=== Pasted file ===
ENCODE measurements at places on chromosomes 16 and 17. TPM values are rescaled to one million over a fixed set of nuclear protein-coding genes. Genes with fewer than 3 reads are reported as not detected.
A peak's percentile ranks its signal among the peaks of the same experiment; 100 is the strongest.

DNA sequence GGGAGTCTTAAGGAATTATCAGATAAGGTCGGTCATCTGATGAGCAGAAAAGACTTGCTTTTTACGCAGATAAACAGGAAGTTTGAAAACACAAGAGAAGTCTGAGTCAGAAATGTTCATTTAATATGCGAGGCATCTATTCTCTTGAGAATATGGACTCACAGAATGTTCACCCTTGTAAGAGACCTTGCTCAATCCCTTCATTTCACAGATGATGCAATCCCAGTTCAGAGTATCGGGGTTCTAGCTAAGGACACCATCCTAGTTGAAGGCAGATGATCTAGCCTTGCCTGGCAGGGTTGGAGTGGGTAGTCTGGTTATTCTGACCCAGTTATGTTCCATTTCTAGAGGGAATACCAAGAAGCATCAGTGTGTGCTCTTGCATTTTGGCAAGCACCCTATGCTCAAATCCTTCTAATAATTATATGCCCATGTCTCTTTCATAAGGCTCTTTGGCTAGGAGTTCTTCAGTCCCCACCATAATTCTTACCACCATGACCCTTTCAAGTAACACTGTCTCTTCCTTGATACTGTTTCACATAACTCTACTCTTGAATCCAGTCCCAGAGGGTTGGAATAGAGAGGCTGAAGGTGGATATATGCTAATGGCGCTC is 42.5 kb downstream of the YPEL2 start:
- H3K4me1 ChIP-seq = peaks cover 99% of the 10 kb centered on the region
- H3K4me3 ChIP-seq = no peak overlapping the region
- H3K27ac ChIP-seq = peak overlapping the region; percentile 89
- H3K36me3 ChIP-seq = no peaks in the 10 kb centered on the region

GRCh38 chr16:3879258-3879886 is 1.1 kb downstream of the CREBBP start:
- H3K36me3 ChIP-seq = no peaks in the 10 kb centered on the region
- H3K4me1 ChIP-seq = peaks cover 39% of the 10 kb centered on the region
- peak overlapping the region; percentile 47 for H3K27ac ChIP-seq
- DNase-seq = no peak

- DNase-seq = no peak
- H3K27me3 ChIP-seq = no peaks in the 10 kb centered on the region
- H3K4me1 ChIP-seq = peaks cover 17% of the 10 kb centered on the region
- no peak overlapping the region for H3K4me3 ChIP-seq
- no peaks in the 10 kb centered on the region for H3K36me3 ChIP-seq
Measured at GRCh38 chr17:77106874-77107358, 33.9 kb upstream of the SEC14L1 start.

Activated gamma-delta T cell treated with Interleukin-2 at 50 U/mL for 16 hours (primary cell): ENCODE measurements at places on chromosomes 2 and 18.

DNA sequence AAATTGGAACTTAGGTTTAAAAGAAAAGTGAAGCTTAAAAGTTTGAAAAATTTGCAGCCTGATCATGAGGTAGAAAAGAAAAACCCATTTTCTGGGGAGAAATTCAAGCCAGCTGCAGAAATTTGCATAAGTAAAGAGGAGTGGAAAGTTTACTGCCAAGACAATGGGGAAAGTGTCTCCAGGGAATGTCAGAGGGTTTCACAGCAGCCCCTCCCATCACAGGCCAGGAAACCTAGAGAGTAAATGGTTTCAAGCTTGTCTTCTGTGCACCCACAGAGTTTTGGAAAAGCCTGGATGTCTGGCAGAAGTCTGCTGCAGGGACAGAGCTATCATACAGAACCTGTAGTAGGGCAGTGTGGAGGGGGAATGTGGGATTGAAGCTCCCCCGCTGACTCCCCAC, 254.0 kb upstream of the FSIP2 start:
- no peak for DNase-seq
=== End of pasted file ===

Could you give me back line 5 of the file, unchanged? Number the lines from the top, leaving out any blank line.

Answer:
- H3K4me3 ChIP-seq = no peak overlapping the region